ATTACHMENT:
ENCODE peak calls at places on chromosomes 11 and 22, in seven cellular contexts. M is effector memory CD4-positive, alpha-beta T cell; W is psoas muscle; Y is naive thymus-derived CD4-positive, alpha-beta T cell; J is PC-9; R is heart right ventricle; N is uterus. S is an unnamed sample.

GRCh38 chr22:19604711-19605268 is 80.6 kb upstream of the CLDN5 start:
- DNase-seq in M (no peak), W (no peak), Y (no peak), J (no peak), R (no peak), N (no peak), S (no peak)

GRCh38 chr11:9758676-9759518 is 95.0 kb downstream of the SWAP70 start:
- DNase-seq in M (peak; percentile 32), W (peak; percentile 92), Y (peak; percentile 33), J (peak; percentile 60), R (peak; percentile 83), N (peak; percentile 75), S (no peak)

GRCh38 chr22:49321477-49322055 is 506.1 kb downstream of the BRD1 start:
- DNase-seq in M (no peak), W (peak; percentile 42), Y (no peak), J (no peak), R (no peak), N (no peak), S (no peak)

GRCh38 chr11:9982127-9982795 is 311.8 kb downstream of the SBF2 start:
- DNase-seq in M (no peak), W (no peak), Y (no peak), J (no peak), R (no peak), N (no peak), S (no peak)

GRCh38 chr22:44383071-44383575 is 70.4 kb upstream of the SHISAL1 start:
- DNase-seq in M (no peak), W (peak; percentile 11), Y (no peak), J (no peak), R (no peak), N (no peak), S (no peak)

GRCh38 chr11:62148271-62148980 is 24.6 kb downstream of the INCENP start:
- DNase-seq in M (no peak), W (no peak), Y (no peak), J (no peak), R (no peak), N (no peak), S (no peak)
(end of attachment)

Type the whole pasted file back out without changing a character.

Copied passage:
ENCODE peak calls at places on chromosomes 11 and 22, in seven cellular contexts. M is effector memory CD4-positive, alpha-beta T cell; W is psoas muscle; Y is naive thymus-derived CD4-positive, alpha-beta T cell; J is PC-9; R is heart right ventricle; N is uterus. S is an unnamed sample.

GRCh38 chr22:19604711-19605268 is 80.6 kb upstream of the CLDN5 start:
- DNase-seq in M (no peak), W (no peak), Y (no peak), J (no peak), R (no peak), N (no peak), S (no peak)

GRCh38 chr11:9758676-9759518 is 95.0 kb downstream of the SWAP70 start:
- DNase-seq in M (peak; percentile 32), W (peak; percentile 92), Y (peak; percentile 33), J (peak; percentile 60), R (peak; percentile 83), N (peak; percentile 75), S (no peak)

GRCh38 chr22:49321477-49322055 is 506.1 kb downstream of the BRD1 start:
- DNase-seq in M (no peak), W (peak; percentile 42), Y (no peak), J (no peak), R (no peak), N (no peak), S (no peak)

GRCh38 chr11:9982127-9982795 is 311.8 kb downstream of the SBF2 start:
- DNase-seq in M (no peak), W (no peak), Y (no peak), J (no peak), R (no peak), N (no peak), S (no peak)

GRCh38 chr22:44383071-44383575 is 70.4 kb upstream of the SHISAL1 start:
- DNase-seq in M (no peak), W (peak; percentile 11), Y (no peak), J (no peak), R (no peak), N (no peak), S (no peak)

GRCh38 chr11:62148271-62148980 is 24.6 kb downstream of the INCENP start:
- DNase-seq in M (no peak), W (no peak), Y (no peak), J (no peak), R (no peak), N (no peak), S (no peak)